“Know your audience. If your audience are heavy users of Safari on iPhone, then check on the actual device. Don’t rely on an emulator. It’s rare, but depending on what you’re doing, there are things that won’t show up as a problem in an emulator. Understand what your traffic uses and QA your mobile landing pages on the actual physical devices for the top 80%,” Todd advised.
Consideration #6: The customer’s mindset
Customers may go to the same exact landing page with a very different intent when they’re coming from mobile. For example, Rebecca recounted an experiment with an auto repair chain. For store location pages, desktop visitors tended to look for coupons or more info on services. But mobile visitors just wanted to make a quick call.
“Where is the customer in the thought sequence? Mobile can do better with instant gratification campaigns related to brick-and-mortar products and services,” she said.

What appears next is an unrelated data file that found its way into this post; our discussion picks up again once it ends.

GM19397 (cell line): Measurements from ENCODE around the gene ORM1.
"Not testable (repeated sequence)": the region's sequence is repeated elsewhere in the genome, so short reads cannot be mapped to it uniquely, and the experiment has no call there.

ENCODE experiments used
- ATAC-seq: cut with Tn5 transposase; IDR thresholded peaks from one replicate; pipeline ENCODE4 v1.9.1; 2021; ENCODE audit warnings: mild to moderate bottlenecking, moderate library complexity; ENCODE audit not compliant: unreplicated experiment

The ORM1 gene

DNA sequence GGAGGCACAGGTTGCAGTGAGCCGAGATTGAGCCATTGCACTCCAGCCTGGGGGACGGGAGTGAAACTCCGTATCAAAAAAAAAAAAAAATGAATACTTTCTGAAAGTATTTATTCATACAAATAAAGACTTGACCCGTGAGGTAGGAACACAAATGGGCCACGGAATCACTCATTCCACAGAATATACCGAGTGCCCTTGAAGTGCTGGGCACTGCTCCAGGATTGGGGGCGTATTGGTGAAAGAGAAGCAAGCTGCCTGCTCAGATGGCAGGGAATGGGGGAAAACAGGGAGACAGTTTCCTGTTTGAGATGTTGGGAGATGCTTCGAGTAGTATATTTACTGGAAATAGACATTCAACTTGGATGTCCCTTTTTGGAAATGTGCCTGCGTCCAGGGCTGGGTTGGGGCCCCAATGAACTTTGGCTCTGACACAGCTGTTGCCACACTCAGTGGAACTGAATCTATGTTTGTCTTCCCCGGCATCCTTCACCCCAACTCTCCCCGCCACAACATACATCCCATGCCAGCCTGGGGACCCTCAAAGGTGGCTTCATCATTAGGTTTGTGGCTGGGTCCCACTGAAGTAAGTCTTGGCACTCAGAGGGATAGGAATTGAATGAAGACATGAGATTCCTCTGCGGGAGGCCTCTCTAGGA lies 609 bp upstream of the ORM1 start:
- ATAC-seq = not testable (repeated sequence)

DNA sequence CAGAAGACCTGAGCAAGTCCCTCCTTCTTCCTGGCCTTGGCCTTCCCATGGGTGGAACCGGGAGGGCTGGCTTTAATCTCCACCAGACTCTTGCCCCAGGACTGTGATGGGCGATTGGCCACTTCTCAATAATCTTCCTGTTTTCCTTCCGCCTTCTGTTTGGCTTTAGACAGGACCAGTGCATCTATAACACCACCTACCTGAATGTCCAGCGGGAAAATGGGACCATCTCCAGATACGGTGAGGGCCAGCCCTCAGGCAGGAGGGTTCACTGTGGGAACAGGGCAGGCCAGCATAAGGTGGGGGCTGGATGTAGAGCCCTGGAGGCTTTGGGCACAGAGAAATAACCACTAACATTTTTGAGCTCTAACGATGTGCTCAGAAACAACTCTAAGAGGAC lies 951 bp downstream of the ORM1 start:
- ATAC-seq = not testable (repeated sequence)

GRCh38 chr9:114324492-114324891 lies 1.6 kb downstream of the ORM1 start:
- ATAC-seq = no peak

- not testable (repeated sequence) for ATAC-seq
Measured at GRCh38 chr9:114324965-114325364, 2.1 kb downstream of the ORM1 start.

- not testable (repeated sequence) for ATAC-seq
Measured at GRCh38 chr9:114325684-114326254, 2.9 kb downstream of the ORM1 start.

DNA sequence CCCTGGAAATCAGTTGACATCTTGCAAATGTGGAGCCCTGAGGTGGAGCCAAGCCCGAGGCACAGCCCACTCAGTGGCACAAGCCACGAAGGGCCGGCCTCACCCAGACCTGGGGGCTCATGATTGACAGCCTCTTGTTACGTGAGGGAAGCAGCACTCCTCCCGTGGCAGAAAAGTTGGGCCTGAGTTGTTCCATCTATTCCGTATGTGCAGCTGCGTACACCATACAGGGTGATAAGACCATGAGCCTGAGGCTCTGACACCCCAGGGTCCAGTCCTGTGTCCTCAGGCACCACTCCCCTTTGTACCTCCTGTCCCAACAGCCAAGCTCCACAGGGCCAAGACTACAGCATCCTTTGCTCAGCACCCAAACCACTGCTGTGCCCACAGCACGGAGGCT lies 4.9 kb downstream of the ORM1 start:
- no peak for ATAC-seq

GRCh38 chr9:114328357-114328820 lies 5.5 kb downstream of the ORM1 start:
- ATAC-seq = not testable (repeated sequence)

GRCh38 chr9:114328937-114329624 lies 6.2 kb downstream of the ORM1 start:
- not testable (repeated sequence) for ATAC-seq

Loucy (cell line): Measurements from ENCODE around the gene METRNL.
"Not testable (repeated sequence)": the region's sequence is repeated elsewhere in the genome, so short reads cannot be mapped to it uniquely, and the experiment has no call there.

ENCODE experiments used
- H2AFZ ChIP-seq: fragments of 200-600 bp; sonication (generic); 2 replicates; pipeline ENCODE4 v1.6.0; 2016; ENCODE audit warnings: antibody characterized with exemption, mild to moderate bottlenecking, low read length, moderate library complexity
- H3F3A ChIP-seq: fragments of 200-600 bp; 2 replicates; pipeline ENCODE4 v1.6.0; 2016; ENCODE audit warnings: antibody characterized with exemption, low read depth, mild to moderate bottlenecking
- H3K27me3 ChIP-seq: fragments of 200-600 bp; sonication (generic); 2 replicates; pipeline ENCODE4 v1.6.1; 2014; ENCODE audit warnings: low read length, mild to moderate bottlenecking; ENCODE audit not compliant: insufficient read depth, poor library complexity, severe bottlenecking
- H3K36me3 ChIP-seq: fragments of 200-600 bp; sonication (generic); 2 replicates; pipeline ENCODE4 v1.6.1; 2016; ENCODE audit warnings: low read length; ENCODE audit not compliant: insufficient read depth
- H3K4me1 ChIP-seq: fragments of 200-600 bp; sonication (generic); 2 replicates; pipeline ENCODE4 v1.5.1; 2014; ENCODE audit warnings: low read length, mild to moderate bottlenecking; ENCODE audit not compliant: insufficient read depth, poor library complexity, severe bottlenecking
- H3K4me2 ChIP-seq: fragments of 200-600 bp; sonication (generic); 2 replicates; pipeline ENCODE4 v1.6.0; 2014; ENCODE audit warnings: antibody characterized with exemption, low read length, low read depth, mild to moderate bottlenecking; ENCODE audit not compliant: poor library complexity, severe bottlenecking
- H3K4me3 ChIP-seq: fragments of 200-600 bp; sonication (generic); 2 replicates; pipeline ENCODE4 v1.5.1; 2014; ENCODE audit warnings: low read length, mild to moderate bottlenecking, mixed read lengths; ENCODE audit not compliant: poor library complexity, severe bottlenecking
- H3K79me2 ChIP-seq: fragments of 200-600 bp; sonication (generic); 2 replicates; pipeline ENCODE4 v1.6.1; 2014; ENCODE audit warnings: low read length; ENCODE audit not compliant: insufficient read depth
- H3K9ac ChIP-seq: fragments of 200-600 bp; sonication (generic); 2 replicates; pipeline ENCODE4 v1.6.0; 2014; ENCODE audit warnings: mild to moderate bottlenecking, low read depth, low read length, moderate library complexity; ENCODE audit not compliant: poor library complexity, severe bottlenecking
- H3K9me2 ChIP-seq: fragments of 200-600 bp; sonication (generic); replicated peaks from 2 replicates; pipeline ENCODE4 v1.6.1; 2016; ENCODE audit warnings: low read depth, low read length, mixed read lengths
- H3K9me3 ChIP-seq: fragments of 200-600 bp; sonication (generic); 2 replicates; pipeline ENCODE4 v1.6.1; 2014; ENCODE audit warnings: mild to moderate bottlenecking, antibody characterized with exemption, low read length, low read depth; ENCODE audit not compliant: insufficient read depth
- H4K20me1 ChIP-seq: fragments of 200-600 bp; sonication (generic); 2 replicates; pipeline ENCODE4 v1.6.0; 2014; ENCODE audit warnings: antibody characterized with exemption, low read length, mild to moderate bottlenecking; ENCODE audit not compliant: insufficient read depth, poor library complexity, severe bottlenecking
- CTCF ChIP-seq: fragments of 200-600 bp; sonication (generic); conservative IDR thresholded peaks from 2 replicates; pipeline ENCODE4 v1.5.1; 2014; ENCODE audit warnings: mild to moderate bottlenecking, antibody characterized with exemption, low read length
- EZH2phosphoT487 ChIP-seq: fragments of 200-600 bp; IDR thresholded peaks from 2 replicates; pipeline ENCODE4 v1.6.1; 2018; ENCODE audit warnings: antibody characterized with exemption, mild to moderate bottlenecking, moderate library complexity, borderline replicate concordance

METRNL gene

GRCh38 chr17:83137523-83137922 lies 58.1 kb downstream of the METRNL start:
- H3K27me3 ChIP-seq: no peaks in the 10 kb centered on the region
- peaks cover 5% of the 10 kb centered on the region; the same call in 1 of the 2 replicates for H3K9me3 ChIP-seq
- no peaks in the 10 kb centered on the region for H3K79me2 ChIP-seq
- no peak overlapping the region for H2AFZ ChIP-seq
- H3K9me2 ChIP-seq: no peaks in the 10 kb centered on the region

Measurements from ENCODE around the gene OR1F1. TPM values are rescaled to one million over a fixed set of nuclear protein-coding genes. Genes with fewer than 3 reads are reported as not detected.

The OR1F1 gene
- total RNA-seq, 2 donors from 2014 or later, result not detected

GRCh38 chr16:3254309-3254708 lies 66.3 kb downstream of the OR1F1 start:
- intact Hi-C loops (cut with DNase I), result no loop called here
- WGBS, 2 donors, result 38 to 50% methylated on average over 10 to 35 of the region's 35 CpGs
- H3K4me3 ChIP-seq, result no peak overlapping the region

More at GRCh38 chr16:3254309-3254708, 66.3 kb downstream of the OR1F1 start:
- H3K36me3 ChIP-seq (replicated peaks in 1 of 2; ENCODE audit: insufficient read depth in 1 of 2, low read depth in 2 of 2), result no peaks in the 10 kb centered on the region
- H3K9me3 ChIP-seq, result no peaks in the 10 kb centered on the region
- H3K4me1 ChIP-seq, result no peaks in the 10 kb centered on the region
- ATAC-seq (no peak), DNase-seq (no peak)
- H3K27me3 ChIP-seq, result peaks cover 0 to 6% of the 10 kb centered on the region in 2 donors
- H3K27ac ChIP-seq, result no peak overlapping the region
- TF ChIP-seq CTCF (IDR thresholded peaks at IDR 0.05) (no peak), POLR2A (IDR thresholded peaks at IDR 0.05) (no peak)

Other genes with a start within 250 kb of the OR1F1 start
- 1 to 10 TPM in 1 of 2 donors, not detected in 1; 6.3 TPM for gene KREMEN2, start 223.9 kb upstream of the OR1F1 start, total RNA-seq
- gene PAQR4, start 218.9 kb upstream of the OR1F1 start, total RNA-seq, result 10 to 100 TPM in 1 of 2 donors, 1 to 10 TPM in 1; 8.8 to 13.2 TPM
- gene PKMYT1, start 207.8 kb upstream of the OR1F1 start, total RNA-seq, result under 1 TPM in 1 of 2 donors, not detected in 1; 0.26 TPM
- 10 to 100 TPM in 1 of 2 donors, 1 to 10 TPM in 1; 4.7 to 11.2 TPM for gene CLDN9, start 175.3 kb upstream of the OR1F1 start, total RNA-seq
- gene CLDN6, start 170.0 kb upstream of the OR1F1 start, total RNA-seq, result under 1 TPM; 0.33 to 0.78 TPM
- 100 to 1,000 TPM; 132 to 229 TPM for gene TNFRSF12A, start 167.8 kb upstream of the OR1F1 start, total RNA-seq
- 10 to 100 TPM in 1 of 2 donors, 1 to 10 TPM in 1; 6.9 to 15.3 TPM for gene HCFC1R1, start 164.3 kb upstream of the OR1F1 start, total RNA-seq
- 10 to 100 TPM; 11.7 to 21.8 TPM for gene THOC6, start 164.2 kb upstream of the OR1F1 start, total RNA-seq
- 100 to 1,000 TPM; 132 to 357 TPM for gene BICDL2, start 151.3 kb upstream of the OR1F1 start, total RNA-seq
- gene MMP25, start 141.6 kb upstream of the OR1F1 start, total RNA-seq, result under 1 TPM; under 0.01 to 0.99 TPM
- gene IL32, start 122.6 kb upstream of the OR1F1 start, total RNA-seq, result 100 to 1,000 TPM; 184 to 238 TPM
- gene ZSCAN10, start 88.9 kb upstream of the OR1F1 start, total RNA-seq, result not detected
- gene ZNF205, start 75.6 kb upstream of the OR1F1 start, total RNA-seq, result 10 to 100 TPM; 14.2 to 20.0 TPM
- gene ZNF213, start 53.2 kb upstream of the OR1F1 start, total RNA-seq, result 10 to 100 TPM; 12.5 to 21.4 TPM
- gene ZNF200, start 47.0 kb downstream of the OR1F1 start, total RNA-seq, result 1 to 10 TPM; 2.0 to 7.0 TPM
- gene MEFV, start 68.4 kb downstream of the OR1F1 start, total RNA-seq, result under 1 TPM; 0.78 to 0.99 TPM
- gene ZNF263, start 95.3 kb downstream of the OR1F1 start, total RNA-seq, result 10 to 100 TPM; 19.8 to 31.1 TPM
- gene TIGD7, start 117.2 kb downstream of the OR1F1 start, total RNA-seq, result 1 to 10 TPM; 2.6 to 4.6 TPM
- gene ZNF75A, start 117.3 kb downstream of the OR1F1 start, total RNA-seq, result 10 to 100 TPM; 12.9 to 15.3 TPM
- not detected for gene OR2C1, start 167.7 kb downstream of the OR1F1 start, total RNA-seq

Consideration #7: Screen sizes and devices are not the same things
Most analytics platforms give you an opportunity to monitor your metrics based on device types, like desktop, mobile and tablet. They likely also give you the opportunity to get metrics on screen resolutions (like 1366×768 or 1920×1080).
Just keep in mind, people aren’t always viewing your websites at the size of their screen. You only know the size of the monitor not the size of the browser.
“The user could be recorded as a full-size desktop resolution, but only be viewing in a shrunken window, which may be shrunk down enough to see the tablet experience or even phone experience,” Todd said. “Bottom line is you can’t assume the screen resolutions reported in the analytics platform is actually what they were viewing the page at.”
Consideration #8: Make sure your tracking is set up correctly
Mobile can present a few unique challenges for tracking your results through your analytics and testing platforms. So make sure your tracking is set up correctly before you launch the test.
For example, if you’re using a tag control manager and tagging things through it based on CSS properties, if the page shifts at different breakpoints that change the page structure, you could have an issue.